First, it’s helpful to determine which features are most important for you and your fitness goals, such as:

You’ll also want to consider which type of resistance a recumbent bike offers. The most common types of resistance are:

  • Magnetic resistance: Powerful magnets apply resistance against the flywheel. This is one of the most popular types because it’s generally the quietest and requires less maintenance than contact (friction) resistance. However, magnetic resistance bikes tend to be more expensive.
  • Contact (friction) resistance: A felt or leather pad applies direct resistance against the flywheel. This option is slightly louder than magnetic resistance but not terribly so. The biggest drawback: You’ll need to replace pads as they wear down over time.
  • Air resistance: Air bikes create resistance by pushing air through a large fan as you pedal. While this is the loudest form of resistance, it’s a favorite for high intensity interval training enthusiasts because the difficulty is a direct result of the amount of effort you put in.

Beyond the physical bike, you’ll want to consider the types of workouts and classes you prefer.

While some recumbent bikes offer streaming capabilities for live or on-demand classes, others come with built-in workout programs.

You’ll also want to evaluate your budget and look for a product that’s within your price range, as recumbent bikes can differ greatly in cost.

Does a recumbent bike offer a good workout?

Yes, you can get a good workout with a recumbent bike, 2016 research suggests. Similar to walking on a treadmill or riding an upright bike, using a recumbent bike can help strengthen the muscles in your core and legs.

Some recumbent bikes even include features to support upper-body strength training while you ride.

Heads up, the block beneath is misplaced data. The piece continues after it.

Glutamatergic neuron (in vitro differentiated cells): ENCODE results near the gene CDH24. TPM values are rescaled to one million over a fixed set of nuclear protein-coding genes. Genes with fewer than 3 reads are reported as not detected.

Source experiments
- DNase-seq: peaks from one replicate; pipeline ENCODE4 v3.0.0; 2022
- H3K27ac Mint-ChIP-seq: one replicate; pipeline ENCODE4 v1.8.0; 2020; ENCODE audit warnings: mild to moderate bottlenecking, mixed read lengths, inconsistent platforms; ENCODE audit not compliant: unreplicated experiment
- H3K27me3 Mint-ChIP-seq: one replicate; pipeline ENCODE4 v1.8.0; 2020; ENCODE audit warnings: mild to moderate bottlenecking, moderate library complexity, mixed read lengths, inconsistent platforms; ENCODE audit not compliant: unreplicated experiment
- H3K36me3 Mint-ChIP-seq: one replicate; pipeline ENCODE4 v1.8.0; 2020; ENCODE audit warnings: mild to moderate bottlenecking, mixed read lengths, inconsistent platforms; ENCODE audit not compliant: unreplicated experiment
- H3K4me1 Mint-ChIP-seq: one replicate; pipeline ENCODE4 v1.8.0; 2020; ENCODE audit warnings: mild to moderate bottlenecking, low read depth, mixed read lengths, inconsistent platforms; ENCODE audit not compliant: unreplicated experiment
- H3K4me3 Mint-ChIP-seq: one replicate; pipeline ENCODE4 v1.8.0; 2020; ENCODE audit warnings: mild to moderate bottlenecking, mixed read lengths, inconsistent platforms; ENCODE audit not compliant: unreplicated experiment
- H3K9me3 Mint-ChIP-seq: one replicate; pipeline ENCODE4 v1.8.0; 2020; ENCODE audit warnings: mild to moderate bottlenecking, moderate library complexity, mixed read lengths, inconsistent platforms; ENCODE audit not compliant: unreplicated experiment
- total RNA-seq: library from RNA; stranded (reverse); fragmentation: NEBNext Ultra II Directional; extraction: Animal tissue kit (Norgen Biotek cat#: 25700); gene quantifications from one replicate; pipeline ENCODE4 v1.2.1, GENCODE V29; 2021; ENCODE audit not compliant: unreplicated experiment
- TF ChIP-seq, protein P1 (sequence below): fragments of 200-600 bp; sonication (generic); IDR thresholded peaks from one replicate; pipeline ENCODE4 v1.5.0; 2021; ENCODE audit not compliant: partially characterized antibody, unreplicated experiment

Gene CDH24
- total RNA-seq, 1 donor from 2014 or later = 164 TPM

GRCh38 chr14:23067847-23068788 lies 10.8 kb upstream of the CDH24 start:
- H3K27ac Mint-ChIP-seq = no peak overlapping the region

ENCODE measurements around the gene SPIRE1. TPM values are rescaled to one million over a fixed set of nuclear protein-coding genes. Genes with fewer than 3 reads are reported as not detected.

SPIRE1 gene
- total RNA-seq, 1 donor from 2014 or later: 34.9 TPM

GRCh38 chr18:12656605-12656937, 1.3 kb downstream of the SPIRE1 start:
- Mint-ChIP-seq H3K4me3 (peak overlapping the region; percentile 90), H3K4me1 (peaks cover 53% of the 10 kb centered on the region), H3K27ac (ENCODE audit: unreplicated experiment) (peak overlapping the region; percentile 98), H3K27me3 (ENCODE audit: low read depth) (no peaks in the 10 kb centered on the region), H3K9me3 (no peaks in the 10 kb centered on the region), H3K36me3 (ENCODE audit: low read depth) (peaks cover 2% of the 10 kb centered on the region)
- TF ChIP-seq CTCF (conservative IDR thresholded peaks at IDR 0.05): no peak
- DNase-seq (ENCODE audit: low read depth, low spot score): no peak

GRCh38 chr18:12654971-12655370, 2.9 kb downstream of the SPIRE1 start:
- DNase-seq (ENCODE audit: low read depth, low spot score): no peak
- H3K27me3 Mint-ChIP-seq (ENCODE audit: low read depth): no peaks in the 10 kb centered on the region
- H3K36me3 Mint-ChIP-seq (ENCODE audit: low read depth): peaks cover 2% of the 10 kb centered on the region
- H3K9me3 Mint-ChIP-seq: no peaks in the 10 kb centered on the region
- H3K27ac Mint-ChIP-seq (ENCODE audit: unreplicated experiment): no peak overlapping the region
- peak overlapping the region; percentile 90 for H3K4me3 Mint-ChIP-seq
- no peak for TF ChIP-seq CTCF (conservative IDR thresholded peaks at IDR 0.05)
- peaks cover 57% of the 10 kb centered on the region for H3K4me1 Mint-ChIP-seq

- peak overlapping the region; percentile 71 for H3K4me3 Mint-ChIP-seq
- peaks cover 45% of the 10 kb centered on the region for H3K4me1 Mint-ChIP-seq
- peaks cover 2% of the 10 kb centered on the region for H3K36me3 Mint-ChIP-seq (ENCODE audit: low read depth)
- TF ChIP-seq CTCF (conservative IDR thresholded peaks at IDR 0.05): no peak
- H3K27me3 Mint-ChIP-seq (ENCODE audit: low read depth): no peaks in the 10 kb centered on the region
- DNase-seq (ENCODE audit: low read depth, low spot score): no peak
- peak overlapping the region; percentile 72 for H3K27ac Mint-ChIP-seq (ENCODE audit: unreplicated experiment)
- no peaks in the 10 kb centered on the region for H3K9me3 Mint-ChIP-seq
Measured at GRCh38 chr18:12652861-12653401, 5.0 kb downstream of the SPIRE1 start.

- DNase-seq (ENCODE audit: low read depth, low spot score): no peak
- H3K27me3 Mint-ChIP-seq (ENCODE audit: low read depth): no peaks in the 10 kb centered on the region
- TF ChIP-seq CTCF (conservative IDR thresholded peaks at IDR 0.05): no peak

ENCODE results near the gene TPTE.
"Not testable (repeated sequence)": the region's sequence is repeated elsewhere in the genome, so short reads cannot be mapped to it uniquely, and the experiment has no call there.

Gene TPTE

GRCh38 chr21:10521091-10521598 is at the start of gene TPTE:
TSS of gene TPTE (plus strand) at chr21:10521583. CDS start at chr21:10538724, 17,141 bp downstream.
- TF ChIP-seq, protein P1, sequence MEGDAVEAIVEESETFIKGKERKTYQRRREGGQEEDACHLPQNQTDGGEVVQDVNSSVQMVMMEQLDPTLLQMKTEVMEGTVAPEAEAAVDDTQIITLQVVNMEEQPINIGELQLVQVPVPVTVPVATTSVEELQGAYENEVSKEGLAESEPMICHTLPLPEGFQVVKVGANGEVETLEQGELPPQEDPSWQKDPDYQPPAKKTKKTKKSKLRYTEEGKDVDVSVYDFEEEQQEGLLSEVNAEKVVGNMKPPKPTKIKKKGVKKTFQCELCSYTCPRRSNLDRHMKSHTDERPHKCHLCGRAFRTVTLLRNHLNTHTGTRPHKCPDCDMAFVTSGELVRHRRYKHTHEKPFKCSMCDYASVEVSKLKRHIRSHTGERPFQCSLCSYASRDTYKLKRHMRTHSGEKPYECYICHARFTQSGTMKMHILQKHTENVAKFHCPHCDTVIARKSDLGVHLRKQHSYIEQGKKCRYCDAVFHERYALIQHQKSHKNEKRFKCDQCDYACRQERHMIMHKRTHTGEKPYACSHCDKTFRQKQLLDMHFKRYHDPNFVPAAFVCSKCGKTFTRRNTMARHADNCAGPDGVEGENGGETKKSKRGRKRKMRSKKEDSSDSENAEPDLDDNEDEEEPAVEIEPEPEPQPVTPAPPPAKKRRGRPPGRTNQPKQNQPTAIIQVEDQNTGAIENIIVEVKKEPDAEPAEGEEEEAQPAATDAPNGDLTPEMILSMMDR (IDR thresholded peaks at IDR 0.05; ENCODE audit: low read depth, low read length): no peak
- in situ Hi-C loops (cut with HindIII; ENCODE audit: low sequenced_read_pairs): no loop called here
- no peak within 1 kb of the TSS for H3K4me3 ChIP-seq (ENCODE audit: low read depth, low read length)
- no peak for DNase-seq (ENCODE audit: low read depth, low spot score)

Can you lose weight exercising with a recumbent bike?

Pedaling on a recumbent bike offers a cardio workout that burns calories. When combined with a healthy diet, indoor cycling can be a low impact way to support your weight loss efforts, according to 2019 research.

Just keep in mind that the exact number of calories burned depends on several factors, including the duration and intensity of your workout and individual characteristics such as your:

While it’s not always 100% accurate, you can get an estimate of the number of calories burned during your workout using your bike’s monitor, a fitness tracker, or a workout app.

Is riding a recumbent bike as good as walking?

Depending on your workout goals and health restrictions, riding a recumbent bike can be as good or possibly even better than walking.

Both are low impact workouts, but because riders are seated and supported on a recumbent bike, those with balance issues don’t have to worry about tripping and falling while they exercise.

Biking also typically burns more calories in a shorter time.

That said, walking is a good choice if you find it more enjoyable, plus it can make it easier to exercise outside. Whatever style of exercise you’re considering, it’s always a good idea to discuss it with a healthcare professional.

What is the best recumbent exercise bike for older adults?

Choosing the best recumbent exercise bike for older adults depends on a number of factors, including budget and workout needs or restrictions.

Some features to look for may include:

  • an easy-to-read display screen
  • wide ergonomic pedals
  • a step-through design to make it easier to get onto the bike
  • extra cushioning on the seat and backrest

A recumbent bike is a great addition to any home gym.

You have a variety of options to choose from, each of which offers a wide range of features and functions.

Be sure to consider the price, training options, and available features to find a recumbent bike that works for you.